Males of conscription age that chose not to continue their education at any stage usually get notice from the army within half a year after their education ends, because of the periodic nature of recruitment periods in Russian army.
Traditionally, the universities and institutes conducted their own admissions tests regardless of the applicants’ school record. There were no uniform measure of graduates’ abilities; marks issued by high schools were perceived as incompatible due to grading variances between schools and regions. In 2003 the Ministry of Education launched the Unified state examination (USE) programme. The set of standardised tests for high school graduates, issued uniformly throughout the country and rated independent of the student’s schoolmasters, akin to North American SAT, was supposed to replace entrance exams to state universities. Thus, the reformers reasoned, the USE will empower talented graduates from remote locations to compete for admissions at the universities of their choice, at the same time eliminating admission-related bribery, then estimated at 1 billion US dollars annually. In 2003, 858 university and college workers were indicted for bribery, admission “fee” in MGIMO allegedly reached 30,000 US dollars.
University heads, notably Moscow State University rector Viktor Sadovnichiy, resisted the novelty, arguing that their schools cannot survive without charging the applicants with their own entrance hurdles. Nevertheless, the legislators enacted USE in February 2007. In 2008 it was mandatory for the students and optional for the universities; it is fully mandatory since 2009. A few higher education establishments are still allowed to introduce their own entrance tests in addition to USE scoring; such tests must be publicized in advance.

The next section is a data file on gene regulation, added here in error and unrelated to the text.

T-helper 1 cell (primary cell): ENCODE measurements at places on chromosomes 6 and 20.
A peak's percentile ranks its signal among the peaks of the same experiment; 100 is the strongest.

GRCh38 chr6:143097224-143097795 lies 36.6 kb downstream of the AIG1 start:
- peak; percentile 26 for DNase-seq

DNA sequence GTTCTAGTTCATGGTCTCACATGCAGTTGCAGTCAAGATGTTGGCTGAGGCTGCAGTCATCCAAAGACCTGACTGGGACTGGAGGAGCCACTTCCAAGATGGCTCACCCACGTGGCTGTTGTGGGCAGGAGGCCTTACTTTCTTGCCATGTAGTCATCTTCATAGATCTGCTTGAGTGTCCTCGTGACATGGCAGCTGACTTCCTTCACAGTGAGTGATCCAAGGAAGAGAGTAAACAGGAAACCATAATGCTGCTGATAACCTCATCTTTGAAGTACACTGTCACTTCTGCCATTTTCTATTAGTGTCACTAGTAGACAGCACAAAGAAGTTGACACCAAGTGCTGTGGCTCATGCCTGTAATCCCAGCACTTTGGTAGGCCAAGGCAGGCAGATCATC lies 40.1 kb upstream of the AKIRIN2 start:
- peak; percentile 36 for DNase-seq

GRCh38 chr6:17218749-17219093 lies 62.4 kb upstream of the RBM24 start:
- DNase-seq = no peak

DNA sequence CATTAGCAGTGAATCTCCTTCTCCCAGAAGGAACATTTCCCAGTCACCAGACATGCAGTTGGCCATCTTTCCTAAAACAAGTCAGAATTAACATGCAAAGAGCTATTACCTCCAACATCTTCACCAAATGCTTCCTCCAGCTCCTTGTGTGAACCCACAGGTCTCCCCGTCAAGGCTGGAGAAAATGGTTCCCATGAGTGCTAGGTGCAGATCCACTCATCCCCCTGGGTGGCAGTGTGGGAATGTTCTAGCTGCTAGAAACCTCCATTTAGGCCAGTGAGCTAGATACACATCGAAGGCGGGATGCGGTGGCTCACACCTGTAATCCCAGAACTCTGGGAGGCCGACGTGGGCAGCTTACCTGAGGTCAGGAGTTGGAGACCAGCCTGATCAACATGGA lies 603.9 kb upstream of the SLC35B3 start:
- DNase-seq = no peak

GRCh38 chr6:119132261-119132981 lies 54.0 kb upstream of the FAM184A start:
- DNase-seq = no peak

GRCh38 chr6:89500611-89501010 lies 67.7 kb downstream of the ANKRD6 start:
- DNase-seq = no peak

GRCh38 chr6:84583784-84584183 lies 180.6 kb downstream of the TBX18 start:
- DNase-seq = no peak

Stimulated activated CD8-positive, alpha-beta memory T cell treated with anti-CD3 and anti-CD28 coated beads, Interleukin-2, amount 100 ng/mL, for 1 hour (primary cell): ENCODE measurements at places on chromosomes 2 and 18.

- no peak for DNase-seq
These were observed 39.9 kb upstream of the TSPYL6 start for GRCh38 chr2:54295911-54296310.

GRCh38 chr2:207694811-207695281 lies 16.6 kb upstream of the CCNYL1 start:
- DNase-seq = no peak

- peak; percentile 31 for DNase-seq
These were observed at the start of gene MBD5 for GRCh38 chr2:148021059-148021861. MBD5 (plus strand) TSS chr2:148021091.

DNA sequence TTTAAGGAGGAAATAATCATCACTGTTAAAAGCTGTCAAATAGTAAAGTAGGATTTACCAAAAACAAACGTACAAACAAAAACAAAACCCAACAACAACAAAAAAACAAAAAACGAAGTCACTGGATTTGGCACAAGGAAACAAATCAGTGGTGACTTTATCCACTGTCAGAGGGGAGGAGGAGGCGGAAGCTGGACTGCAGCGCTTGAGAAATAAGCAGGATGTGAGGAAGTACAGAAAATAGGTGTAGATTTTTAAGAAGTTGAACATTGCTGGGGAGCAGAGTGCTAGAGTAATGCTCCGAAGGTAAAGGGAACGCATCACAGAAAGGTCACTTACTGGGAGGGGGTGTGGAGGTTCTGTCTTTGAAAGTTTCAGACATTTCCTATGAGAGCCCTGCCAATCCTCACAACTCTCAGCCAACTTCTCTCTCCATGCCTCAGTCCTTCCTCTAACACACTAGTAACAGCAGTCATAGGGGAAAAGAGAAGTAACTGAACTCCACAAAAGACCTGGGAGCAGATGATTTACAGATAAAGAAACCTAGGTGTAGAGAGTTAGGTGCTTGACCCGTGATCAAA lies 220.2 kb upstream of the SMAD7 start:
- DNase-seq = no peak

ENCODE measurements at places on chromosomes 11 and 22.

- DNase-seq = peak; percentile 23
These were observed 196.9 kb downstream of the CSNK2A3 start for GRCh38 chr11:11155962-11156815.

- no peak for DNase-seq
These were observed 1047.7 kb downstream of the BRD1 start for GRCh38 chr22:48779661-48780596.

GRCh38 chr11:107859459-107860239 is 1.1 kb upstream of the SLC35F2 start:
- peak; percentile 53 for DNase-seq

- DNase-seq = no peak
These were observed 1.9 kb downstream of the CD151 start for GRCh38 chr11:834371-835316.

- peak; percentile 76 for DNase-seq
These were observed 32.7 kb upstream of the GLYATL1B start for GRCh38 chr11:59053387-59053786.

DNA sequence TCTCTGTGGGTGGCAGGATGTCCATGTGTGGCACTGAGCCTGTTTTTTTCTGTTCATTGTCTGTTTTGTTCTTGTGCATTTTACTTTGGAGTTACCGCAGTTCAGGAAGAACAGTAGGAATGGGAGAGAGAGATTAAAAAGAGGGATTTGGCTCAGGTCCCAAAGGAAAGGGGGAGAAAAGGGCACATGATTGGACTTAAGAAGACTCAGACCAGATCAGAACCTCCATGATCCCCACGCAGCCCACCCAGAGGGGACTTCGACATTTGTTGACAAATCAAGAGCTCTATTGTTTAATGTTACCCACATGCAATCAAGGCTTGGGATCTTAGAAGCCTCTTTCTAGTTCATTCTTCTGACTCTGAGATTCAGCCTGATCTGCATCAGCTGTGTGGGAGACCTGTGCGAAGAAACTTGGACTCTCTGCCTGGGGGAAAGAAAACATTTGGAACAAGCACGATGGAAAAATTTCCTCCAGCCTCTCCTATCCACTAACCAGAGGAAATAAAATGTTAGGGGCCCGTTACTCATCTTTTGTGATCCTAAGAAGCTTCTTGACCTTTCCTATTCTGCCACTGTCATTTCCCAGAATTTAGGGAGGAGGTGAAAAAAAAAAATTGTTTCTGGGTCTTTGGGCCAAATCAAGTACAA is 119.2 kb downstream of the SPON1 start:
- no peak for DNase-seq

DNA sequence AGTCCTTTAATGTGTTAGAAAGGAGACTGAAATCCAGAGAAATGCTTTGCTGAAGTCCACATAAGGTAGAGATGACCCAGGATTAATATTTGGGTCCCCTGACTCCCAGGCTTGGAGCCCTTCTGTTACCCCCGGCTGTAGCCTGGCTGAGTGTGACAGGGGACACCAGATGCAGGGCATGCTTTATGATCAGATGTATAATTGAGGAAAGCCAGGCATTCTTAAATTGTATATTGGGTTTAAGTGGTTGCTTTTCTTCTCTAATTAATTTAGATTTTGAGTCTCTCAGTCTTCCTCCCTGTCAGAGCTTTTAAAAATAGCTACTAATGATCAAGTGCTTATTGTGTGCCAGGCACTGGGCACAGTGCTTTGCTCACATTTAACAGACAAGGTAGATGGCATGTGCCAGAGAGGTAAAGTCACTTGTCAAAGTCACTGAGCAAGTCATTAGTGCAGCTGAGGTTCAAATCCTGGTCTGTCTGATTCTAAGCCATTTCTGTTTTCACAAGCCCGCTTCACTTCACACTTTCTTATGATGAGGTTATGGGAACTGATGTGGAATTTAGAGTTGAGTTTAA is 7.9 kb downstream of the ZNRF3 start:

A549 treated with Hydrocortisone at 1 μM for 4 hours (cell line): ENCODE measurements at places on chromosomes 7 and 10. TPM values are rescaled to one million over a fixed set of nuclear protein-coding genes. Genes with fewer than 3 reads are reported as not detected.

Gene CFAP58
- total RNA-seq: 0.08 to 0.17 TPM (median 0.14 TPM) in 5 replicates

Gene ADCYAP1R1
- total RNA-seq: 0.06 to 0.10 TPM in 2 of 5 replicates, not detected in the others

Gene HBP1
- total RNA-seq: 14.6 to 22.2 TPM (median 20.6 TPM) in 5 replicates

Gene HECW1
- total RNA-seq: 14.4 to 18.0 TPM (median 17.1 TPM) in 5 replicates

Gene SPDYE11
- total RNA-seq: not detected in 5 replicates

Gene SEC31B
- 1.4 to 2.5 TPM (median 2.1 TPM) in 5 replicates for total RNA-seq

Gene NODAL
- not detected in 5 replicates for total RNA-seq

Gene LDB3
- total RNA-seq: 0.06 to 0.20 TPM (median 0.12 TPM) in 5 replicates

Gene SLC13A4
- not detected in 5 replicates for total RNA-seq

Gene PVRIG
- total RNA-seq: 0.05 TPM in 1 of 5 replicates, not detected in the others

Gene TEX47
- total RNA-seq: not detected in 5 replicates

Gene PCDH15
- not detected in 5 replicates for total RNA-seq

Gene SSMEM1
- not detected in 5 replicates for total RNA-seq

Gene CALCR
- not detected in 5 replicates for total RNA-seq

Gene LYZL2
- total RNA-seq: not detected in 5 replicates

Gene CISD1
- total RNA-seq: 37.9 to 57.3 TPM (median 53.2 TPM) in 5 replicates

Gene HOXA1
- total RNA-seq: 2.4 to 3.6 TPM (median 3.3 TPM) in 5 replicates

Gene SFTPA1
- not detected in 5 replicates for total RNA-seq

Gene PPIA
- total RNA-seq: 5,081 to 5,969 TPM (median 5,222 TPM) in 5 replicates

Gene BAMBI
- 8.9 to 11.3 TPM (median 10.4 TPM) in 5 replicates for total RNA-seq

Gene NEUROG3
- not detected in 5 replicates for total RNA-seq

Awarding USE grades involves two stages. In this system, a “primary grade” is the sum of points for completed tasks, with each of the tasks having a maximum number of points allocated to it. The maximum total primary grade varies by subject, so that one might obtain, for instance, a primary grade of 23 out of 37 in mathematics and a primary grade of 43 out of 80 in French. The primary grades are then converted into final or “test grades” by means of a sophisticated statistical calculation, which takes into account the distribution of primary grades among the examinees. This system has been criticized for its lack of transparency.
The first nation-wide USE session covering all regions of Russia was held in the summer of 2008. 25.3% students failed literature test, 23.5% failed mathematics; the highest grades were recorded in French, English and society studies. Twenty thousand students filed objections against their grades; one third of objections were settled in the student’s favor.